Blog series: Putting justice at the heart of climate action
*Scroll down for links to the blogs.
When climate-related disasters like hurricanes, floods or droughts strike, those who are most impacted are often the communities who are least responsible for climate change. The climate emergency is a symptom of a much larger and older crisis of social, gender and racial inequality that dates back to colonialism. It was during this time that colonial powers and corporations started to amass wealth by extracting natural resources and burning fossil fuels at the heavy cost of exploiting, dispossessing and using violence against communities across the Global South.
Addressing the climate crisis in a meaningful way is only possible if we tackle these root causes and change the structures that brought us to where we are today, particularly the dominant model of economic growth based on limitless extraction and overconsumption. This is what we mean when we talk about “climate justice.” The climate crisis is proving that, much like the COVID-19 pandemic, a global emergency not only reinforces the inequalities that already exist but it also further exacerbates them.
The climate crisis affects women and girls more than men. Among other factors, restrictive cultural norms and gender roles that assign women as primary caregivers and providers of food, water and fuel mean they are usually first to be affected by the impacts of climate change. Women and their communities have also been proposing and leading just climate actions for a long time — from applying ancestral knowledge and achieving food sovereignty to resisting fossil fuel extraction and contributing to local and national environmental policy.
However, their needs, demands and proposals are being overlooked. As the most important climate talks since the Paris agreement start this week, the average representation of women in national and global climate negotiating bodies is below 30%. At the last COP U.N. climate summit, governments adopted a Gender Action Plan that ensures “equal and meaningful participation of women” in climate talks, particularly women from grassroots organizations, as well as local and Indigenous peoples. A few years later, we see the pattern of inequalities continue at COP, leading to a still inadequate representation of women, girls and communities from the Global South — partly caused by COVID-19 and travel restrictions.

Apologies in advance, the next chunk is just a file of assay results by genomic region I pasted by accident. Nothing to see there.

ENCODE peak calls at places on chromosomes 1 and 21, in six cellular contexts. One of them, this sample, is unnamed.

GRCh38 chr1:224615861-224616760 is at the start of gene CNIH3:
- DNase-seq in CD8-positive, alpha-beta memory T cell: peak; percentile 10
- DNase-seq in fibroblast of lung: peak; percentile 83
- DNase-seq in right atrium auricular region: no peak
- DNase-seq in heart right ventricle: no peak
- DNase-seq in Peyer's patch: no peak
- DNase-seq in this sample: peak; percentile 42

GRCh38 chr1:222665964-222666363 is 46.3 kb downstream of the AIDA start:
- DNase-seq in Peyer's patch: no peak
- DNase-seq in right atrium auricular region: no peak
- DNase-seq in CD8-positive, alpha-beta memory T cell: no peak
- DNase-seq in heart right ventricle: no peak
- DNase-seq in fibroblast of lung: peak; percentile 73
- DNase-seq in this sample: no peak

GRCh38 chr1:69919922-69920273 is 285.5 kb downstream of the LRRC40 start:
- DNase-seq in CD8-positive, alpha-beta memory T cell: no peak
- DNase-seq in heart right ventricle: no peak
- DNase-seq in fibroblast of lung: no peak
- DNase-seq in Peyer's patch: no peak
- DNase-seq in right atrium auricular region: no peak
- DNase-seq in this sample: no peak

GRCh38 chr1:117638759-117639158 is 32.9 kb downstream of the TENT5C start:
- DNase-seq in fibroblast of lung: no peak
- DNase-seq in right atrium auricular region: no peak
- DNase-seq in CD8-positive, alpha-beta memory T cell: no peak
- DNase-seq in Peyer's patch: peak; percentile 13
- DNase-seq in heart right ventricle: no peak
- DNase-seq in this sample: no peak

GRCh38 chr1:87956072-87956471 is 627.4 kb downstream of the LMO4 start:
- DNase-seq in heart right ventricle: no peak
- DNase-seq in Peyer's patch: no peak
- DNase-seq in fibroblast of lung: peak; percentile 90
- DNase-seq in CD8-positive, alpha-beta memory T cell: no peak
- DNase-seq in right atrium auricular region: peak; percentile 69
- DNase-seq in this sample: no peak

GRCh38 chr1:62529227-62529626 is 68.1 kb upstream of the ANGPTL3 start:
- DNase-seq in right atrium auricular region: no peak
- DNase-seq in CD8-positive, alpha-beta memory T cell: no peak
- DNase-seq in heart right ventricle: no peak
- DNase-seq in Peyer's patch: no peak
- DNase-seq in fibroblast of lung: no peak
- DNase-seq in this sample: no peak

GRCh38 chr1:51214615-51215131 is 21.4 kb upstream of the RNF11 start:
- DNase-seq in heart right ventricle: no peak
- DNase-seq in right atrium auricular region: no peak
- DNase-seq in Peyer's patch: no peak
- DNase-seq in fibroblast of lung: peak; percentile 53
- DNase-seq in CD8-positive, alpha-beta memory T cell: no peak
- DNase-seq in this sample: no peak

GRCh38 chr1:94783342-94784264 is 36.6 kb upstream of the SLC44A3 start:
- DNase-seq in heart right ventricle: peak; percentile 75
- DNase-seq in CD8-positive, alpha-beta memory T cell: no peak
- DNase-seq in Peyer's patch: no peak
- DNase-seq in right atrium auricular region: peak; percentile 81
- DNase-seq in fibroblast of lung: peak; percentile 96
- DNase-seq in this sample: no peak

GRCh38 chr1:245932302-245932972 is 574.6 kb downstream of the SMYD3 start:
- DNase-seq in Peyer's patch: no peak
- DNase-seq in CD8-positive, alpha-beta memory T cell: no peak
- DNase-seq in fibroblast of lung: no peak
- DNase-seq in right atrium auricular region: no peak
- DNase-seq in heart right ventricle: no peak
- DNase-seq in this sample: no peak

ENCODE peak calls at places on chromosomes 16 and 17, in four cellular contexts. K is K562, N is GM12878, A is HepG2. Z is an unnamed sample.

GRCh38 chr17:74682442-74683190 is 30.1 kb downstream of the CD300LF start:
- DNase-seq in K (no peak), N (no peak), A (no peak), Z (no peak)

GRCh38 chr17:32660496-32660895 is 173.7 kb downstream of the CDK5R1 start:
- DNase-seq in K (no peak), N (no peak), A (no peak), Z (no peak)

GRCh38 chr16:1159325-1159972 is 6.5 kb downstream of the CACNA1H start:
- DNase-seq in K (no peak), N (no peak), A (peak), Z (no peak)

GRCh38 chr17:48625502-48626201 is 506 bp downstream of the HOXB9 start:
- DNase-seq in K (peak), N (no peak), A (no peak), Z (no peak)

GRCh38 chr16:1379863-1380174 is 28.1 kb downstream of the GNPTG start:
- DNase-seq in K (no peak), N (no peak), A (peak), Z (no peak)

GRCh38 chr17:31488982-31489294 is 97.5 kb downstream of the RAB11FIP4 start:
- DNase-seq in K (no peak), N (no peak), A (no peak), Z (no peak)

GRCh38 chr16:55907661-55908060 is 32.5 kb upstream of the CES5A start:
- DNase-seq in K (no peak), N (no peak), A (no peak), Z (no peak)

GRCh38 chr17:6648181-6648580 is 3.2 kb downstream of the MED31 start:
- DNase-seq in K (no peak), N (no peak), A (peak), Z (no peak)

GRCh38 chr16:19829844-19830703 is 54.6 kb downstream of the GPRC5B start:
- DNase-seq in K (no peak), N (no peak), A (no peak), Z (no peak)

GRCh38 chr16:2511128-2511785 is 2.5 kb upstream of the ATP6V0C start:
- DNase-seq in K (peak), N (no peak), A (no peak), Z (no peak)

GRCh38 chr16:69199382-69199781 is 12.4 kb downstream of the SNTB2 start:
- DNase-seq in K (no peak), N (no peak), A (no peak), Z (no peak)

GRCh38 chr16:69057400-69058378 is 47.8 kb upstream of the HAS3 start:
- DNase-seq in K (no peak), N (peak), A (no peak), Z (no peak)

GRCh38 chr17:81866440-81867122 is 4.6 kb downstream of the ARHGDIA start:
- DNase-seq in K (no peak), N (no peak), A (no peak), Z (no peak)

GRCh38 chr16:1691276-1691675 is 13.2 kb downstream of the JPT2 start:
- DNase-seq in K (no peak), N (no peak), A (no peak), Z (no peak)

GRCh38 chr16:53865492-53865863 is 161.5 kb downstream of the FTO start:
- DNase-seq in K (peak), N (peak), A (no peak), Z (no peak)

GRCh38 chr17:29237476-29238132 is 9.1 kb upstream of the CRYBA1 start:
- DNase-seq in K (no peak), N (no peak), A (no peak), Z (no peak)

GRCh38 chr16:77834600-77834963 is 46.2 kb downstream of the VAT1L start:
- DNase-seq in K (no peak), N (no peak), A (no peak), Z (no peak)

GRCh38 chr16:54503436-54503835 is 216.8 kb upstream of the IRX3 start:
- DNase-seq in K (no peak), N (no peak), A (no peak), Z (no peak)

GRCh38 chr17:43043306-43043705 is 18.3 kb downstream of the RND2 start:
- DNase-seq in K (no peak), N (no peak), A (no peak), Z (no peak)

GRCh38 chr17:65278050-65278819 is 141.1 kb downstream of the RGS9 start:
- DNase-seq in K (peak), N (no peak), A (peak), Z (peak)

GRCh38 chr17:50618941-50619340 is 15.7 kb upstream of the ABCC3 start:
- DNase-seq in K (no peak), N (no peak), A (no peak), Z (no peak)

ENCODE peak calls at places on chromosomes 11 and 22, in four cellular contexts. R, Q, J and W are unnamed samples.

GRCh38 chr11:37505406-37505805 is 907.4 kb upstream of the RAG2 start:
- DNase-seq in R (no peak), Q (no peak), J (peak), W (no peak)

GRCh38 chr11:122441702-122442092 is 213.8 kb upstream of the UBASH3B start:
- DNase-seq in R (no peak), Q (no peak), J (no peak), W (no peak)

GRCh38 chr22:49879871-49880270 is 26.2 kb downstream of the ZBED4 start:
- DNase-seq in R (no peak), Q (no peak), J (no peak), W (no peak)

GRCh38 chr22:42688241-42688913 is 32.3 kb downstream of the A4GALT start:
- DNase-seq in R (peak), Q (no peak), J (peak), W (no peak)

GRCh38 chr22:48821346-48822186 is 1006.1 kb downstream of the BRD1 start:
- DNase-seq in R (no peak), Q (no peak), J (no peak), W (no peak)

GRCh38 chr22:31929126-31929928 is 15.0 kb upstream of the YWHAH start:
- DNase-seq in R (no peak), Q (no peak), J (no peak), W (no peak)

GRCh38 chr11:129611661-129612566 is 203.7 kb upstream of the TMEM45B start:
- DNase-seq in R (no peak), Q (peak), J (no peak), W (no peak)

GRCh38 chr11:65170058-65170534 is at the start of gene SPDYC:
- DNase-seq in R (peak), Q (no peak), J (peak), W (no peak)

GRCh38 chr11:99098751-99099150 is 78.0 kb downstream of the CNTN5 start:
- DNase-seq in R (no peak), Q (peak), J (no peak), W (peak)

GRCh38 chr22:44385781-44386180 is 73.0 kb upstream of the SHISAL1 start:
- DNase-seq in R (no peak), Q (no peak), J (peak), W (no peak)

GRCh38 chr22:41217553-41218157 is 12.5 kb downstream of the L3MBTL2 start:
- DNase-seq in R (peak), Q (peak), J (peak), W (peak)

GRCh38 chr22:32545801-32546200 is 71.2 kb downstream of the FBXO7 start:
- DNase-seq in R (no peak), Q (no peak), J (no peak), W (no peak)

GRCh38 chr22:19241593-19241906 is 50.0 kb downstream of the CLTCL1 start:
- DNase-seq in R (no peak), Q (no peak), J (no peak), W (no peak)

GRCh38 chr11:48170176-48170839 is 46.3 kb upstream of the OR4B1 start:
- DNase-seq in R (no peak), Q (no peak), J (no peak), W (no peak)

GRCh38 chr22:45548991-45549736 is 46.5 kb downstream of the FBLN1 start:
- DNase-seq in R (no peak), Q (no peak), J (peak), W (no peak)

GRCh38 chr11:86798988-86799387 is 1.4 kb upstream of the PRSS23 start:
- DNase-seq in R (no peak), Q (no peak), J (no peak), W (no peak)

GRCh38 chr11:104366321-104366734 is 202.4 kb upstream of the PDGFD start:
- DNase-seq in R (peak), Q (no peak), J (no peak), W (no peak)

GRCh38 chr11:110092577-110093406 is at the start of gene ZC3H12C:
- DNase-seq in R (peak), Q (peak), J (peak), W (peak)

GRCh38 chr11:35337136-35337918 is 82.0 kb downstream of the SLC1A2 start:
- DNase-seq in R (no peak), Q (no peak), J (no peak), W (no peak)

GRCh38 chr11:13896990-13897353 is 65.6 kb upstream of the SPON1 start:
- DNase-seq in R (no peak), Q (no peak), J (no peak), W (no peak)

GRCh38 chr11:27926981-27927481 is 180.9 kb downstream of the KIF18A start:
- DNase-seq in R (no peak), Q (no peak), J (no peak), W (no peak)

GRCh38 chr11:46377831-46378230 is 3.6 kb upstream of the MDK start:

The decisions made at COP26 and subsequent climate talks will shape how governments respond to the climate emergency; excluding people most impacted by the crisis will only lead to solutions that further entrench inequalities. All voices, and particularly those of women and girls from Africa, Asia, the Pacific and Latin America, must be heard so they play their rightful role in building our collective future.
Cutting carbon emissions to limit global temperature rise to 1.5C and the relevant technology to do so are critical, but our approach to the climate crisis also needs to prioritize building a society that centers social justice, human rights and care for all people and the planet.
In the coming weeks, we’ll be publishing a series of blog posts from our partners and allies who are working towards such a society and who represent a diversity of voices from across the world: campesinas feministas, youth climate activists, Indigenous collectives, Black and migrant women, groups with disabilities, members of the LBTQI+ community and organizations working on climate and gender justice. They will share their experiences describing why climate justice is also gender and social justice, and highlight their demands and proposals for a gender-just approach to the climate crisis. We hope these stories show that when we work together we can push for the transformational change needed to get to a future that is more inclusive, sustainable and gender-just.
We want to restore the lungs of the earth: Putting women at the helm of ecological restoration by Luz Marina Valle, with contributions from Lubi Bogantes, Isabel MacDonald, Carolina Sorzano Lopez and Enma Revilla from the International Analog Forestry Network
Toward a COP that advances climate and gender justice by Liliana Ávila from the Interamerican Association for Environmental Defense (AIDA)
Confronting the climate emergency: A crisis we did not cause by Sofía Gutiérrez from Fridays for Future MAPA
The struggle to keep our good living by Márcia Mura from the Indigenous Mura collective
Global South feminists to COP decision-makers: Radical change for climate justice by Hilary Clauson from the Equality Fund
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